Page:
New Orleans is a city of many cultures and cuisines. Influences of French, African, Spanish and Caribbean cooking methods and ingredients can be seen in the variety of Jambalaya across the region. It is a combination of smokey and spicy, very similar to a Spanish Paella.


This is a dish, like many early American dishes, that was created as an inexpensive way to feed a lot of people using the ingredients on hand. Each culture adding a little something, until it became what we enjoy today.


Legend has it that the origins of Jambalaya were created late one night when a weary traveler arrived at a local inn long after dinner service was over. It is also believed that the inn’s chef, Jean, was asked to “balayez” or throw something together to feed the hungry man. The results were delicious and it later evolved to be named Jambalaya.


We hope you will love this recipe. The flavors of the Jambalaya Seasoning Pack are amazing!


Happy Cooking!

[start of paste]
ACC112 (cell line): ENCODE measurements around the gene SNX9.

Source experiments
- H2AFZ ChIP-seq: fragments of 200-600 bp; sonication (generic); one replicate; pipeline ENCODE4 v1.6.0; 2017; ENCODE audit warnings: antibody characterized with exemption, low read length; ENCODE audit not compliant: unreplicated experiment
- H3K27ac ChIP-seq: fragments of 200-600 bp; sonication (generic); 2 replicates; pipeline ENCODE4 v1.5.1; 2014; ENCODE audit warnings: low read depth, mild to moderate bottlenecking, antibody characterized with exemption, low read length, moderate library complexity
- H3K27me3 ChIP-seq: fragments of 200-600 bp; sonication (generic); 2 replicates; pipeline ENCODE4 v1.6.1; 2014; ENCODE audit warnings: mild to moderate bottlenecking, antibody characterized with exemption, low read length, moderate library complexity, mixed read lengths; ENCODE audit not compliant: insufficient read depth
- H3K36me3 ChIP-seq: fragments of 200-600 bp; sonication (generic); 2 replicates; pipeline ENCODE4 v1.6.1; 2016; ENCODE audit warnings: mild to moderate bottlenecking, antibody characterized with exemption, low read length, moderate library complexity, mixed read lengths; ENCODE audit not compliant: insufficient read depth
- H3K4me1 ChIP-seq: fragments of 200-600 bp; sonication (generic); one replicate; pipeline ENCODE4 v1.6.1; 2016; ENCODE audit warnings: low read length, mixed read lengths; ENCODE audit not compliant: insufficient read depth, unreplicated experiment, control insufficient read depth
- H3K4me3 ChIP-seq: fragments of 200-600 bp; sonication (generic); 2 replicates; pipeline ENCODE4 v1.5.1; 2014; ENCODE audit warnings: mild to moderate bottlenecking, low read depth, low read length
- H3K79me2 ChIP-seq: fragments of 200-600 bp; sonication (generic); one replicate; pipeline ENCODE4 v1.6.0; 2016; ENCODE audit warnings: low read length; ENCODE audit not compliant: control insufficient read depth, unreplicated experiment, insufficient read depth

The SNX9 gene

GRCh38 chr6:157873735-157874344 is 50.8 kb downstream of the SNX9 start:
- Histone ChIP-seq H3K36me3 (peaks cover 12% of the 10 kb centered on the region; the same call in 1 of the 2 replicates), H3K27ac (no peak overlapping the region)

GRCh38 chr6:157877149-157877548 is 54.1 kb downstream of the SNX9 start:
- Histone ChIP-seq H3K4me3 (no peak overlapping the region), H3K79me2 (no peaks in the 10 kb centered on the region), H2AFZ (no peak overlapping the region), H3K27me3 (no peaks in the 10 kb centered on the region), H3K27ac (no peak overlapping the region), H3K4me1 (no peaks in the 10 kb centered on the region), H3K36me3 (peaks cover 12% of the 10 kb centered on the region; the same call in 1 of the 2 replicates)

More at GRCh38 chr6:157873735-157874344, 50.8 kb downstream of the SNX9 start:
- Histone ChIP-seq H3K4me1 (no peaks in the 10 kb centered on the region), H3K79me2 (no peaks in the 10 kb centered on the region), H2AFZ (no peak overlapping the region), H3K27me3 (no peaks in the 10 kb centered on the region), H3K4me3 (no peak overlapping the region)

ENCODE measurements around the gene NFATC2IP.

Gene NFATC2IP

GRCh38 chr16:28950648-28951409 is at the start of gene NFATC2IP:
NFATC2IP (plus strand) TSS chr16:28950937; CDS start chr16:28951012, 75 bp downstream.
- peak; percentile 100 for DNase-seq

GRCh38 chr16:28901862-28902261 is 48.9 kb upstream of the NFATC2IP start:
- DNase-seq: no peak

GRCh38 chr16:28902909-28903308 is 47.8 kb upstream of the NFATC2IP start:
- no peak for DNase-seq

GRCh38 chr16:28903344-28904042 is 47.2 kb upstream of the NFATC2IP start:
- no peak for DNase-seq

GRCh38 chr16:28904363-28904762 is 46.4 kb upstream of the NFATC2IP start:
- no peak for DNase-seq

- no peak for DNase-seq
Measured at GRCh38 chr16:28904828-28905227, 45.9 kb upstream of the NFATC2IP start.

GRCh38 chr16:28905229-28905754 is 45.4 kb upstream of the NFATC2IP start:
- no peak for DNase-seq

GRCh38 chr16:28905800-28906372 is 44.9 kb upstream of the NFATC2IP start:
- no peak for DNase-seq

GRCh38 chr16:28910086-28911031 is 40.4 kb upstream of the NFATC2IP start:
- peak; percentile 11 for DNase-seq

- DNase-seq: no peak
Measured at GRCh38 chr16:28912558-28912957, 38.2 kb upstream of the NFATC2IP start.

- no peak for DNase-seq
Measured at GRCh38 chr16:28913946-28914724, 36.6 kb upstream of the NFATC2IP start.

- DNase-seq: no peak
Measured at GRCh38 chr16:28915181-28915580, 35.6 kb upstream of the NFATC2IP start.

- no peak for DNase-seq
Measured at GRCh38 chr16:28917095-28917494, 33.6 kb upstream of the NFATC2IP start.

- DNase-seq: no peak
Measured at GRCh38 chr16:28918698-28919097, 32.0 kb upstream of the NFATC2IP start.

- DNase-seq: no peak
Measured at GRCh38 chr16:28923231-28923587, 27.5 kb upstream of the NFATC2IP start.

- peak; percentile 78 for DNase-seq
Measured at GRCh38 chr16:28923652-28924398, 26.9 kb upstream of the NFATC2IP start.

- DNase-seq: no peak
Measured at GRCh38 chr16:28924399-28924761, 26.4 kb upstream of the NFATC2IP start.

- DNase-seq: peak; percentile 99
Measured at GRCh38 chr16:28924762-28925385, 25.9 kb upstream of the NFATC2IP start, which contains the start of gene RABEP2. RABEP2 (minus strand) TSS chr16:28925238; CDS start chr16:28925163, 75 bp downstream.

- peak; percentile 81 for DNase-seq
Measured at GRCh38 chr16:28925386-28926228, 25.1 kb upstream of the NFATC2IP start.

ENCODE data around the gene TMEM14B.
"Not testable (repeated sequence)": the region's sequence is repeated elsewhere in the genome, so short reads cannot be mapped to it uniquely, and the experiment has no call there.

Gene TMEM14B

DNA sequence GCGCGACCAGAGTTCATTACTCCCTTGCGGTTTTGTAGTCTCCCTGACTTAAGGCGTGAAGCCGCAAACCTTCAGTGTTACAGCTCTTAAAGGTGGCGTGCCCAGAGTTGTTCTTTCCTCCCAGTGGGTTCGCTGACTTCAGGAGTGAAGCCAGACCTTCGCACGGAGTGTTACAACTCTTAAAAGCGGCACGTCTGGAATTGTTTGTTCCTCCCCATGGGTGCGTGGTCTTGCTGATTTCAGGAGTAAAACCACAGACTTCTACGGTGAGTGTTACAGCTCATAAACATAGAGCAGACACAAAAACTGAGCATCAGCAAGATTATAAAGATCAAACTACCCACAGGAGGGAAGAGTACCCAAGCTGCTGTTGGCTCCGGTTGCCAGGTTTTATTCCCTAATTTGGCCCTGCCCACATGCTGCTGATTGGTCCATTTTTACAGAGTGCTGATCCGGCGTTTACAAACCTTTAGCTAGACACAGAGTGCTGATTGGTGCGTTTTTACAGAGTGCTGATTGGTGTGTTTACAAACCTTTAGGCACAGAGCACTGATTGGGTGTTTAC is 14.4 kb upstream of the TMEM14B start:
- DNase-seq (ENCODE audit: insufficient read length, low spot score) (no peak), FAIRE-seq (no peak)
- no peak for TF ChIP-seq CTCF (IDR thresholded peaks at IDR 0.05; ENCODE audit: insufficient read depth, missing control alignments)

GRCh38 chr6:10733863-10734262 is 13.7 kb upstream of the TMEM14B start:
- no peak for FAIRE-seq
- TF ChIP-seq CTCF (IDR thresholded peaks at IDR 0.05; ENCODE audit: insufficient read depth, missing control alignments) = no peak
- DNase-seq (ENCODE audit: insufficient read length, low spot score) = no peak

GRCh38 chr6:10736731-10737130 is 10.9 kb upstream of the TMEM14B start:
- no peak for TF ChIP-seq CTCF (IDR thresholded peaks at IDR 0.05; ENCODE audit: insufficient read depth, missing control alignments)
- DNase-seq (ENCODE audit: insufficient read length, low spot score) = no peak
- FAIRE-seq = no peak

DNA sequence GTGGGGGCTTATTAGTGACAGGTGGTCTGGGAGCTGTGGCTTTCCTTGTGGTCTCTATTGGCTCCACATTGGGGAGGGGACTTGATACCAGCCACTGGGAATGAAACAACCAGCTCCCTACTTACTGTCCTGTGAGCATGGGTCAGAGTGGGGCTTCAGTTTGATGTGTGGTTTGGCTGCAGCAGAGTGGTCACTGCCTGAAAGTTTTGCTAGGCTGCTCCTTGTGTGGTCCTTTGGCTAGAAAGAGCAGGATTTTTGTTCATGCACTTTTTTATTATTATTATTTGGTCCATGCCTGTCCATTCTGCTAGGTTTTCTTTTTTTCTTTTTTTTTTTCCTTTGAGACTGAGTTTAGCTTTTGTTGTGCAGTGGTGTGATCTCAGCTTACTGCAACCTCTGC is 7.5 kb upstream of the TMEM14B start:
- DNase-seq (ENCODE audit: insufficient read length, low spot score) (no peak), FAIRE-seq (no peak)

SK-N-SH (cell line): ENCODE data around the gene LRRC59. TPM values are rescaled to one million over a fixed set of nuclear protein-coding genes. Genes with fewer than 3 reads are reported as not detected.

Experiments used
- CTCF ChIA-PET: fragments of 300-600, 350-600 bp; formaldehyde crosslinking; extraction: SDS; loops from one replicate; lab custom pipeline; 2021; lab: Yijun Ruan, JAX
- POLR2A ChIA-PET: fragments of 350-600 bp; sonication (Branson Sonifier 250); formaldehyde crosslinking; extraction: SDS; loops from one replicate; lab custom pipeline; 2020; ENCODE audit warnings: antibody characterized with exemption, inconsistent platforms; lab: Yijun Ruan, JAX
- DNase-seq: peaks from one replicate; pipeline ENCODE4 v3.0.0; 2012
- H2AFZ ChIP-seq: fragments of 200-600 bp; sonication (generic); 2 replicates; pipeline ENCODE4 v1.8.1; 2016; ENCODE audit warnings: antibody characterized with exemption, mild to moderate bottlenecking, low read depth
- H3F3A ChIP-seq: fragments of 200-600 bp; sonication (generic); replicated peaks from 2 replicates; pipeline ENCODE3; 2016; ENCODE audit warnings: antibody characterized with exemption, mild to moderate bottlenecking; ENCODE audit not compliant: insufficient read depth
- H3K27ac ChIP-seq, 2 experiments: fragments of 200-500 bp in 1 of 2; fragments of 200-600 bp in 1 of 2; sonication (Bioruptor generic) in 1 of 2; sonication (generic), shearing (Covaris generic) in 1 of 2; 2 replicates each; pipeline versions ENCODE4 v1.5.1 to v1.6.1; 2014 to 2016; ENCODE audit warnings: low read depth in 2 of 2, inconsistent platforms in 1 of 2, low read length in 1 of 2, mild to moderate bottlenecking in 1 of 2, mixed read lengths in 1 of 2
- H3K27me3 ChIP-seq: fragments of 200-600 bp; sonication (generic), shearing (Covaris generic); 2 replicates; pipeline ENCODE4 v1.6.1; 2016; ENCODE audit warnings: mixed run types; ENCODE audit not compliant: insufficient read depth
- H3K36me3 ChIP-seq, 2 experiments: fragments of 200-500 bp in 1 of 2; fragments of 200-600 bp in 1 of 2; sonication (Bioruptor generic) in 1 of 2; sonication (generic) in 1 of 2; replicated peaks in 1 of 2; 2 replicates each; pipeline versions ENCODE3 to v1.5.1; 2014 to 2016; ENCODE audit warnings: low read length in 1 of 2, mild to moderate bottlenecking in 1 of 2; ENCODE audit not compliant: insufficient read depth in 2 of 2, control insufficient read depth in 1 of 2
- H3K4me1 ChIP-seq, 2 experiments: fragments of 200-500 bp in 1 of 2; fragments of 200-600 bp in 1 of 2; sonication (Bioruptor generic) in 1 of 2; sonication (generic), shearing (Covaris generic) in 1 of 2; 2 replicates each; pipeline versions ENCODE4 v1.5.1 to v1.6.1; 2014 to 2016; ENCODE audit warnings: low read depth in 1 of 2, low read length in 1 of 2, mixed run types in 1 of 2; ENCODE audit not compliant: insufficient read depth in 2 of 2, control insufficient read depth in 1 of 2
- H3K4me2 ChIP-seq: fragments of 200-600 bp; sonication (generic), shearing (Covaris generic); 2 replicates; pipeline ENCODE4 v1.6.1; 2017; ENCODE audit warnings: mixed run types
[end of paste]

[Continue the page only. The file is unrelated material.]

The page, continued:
Click on recipe title to see recipe.
Need a spice blend, that's showing out of stock? Contact [email protected]

Welcome

Posted by Milford Spice Company on 2/23/2015 to Cooking Photo Tutorials


Welcome to our new Cooking Photo Tutorial Series!  We hope that these tutorials are helpful in making you feel more comfortable trying new techniques and cooking things you never thought you could.  


You can click on the Cooking Photo Tutorials section to the right.


It is our intent to be very thorough in providing detailed information, if you have any questions, comments, or requests for a specific recipe please email [email protected].


TUTORIAL - Homemade Ricotta Gnocchi, Chicken Thighs with Brown Butter Lemon Sauce

Posted by Milford Spice Company on 2/23/2015 to Cooking Photo Tutorials